EAPS congratulates Associate Professor of Aeronautics and Astronautics Kerri Cahoy, who has been granted tenure by MIT Executive Committee of the Corporation.
The following news article is adapted from a press release issued by MIT’s AeroAstro.
Kerri Cahoy, associate professor of Aeronautics and Astronautics in AeroAstro with a joint appointment in EAPS, leads the MIT Space Telecommunications, Astronomy, and Radiation (STAR) Lab, part of the Space Systems Laboratory.
Cahoy’s research aims to improve understanding of the Earth and exoplanets through advances in spacecraft technology, particularly in the field of nanosatellites called CubeSats. She has made outstanding contributions to the innovation and engineering of these low-cost, integrated, small space systems, enabling the science while reducing risk and cost for future missions.
Focusing on the areas of weather sensing, connectivity, and exoplanet detection and characterization, Cahoy has dedicated her research to developing some of the key technologies that make CubeSats useful for space missions. These include Microsized Microwave Atmospheric Satellite (MicroMAS) and the Microwave Radiometer Technology Acceleration (MiRaTA) missions, which could image severe weather systems and measure atmospheric temperature through clouds. The STAR Lab research also focuses on understanding space weather, identifying when spacecraft are affected by anomalies due to interactions with energetic particles, and improving their performance and reliability, including performing radiation testing on commercial CubeSat components. She has made significant advances in the laser communication terminals and ground station software to communicate with a rapidly moving CubeSat constellation low Earth orbit; an upcoming mission is CubeSat Laser Infrared CrosslinK (CLICK). Her outstanding leadership in the small satellite community is widely recognized. Cahoy also supports space telescope missions, such as the Wide Field Infrared Survey Telescope (WFIRST) to directly image exoplanets, and is developing a 6U CubeSat to test MEMS deformable mirror technology for high contrast coronagraph wavefront control systems.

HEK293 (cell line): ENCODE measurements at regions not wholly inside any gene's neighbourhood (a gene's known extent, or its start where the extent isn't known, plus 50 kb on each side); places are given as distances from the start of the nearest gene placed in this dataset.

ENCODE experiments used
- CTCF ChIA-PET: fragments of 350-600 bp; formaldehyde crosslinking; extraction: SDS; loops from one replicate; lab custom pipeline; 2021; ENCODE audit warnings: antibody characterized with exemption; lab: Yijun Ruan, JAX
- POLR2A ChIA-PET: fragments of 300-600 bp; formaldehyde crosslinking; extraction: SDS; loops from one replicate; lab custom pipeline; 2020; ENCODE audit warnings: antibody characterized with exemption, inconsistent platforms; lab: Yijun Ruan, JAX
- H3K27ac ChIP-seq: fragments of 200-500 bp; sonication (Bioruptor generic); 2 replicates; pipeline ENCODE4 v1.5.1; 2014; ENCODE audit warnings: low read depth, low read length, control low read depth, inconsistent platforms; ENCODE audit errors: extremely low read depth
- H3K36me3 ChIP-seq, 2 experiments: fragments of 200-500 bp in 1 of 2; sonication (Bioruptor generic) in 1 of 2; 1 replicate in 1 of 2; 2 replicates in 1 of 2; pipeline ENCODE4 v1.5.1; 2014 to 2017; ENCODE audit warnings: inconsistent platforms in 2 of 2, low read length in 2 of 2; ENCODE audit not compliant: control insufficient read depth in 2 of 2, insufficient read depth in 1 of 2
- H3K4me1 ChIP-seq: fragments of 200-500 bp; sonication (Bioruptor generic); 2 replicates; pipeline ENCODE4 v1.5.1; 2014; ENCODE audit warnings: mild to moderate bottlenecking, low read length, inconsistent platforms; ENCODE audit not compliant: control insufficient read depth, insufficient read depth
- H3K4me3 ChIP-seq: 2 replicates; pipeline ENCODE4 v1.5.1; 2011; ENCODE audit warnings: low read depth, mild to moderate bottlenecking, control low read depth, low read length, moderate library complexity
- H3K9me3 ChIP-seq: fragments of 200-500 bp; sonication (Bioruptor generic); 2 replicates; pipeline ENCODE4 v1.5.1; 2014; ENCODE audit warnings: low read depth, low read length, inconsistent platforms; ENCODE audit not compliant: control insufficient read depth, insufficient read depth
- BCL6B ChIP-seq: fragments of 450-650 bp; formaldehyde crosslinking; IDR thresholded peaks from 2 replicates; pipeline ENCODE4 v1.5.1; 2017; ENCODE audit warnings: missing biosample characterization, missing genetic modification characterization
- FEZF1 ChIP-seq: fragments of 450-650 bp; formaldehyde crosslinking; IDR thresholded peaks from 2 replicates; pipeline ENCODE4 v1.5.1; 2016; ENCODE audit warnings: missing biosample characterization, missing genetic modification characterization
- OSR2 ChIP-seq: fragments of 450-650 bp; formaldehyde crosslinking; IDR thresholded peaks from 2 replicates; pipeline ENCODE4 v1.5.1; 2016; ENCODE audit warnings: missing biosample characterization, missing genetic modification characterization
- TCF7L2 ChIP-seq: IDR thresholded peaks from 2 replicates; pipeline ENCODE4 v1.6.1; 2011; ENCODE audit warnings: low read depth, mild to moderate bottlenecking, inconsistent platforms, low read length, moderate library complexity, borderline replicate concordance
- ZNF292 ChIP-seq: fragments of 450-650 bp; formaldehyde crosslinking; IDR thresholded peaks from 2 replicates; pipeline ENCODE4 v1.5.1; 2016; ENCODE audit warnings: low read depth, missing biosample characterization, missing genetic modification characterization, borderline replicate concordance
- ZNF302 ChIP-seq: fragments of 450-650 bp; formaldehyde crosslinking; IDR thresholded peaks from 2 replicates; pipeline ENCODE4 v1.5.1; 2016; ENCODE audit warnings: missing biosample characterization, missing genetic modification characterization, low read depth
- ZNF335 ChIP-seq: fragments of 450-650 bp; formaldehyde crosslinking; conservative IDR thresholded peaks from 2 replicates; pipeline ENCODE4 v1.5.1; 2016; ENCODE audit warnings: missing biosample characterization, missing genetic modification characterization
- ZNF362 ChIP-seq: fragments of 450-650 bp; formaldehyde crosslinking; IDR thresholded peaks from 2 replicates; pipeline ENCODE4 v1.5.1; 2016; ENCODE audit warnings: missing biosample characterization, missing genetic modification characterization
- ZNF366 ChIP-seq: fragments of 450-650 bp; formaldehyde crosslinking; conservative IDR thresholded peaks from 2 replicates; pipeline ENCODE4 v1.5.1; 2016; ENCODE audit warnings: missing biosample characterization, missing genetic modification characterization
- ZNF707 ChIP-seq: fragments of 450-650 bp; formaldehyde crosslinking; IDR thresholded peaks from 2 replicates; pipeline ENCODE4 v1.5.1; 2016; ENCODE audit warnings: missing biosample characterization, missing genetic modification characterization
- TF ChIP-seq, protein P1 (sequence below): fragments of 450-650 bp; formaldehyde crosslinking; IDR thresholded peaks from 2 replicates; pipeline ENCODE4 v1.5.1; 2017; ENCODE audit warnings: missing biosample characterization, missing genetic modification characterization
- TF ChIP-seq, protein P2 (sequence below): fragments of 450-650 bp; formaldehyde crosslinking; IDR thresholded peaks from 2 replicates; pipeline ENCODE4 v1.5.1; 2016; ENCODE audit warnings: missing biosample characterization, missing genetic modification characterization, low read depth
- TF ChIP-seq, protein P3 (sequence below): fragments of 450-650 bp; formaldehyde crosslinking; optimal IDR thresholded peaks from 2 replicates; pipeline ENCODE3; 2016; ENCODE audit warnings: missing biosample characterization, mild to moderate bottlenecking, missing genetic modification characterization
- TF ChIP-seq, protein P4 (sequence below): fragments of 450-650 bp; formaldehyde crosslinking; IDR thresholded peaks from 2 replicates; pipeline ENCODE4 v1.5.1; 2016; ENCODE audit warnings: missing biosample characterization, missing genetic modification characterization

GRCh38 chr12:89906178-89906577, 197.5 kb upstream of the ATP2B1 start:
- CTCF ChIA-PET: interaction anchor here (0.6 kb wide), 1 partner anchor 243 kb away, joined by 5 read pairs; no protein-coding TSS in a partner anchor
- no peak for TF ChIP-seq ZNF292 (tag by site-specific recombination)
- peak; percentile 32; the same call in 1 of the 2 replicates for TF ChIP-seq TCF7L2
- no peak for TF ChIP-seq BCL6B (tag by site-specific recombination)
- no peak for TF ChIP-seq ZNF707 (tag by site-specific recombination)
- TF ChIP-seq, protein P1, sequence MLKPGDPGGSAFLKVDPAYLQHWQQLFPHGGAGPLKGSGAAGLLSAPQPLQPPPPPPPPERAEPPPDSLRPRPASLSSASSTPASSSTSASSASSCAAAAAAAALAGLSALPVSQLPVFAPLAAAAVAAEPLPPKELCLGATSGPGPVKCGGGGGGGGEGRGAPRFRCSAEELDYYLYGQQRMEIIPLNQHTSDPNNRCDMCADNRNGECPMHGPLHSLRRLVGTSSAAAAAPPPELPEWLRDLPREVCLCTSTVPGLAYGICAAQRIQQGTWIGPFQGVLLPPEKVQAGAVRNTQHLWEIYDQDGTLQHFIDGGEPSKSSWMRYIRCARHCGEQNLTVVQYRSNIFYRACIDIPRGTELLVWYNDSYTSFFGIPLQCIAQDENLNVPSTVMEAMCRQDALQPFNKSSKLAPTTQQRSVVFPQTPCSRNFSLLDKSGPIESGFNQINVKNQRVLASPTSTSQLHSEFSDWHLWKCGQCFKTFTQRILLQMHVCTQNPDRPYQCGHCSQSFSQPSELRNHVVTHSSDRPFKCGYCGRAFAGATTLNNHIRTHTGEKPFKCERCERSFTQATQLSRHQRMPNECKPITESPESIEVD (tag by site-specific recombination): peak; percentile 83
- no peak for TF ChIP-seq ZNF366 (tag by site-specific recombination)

Cahoy is also keen to ensure her students receive an outstanding education as well as mentorship. She has incorporated research into her courses, providing extraordinary educational experiences for our students. She has revitalized AeroAstro space capstone and satellite engineering courses by adding more depth and rigor, while incorporating guest lectures from industrial and academic leaders. While at MIT, she has advised over 130 UROP students, and she received the MIT Outstanding Faculty UROP Mentor Award in 2013. In 2018, she was elected as an AIAA Associate Fellow.
Cahoy earned a BS in 2000 in electrical engineering from Cornell University. She went on to receive her MS and PhD in 2002 and 2008, respectively, from Stanford University in electrical engineering, working with the Radio Science Team on Mars Global Surveyor. From 2006 to 2008, Cahoy was a senior payload and communication sciences engineer at Space Systems Loral in Palo Alto, CA. After completing her PhD, from 2008 to 2010, Cahoy worked as a NASA postdoctoral program fellow in exoplanet exploration at NASA Ames Research Center. From 2010 to 2011, she was a radio science research scientist on the MIT Gravity Recovery and Interior Laboratory (GRAIL) lunar mission team at NASA Goddard Space Flight Center. Cahoy joined the MIT faculty in 2011.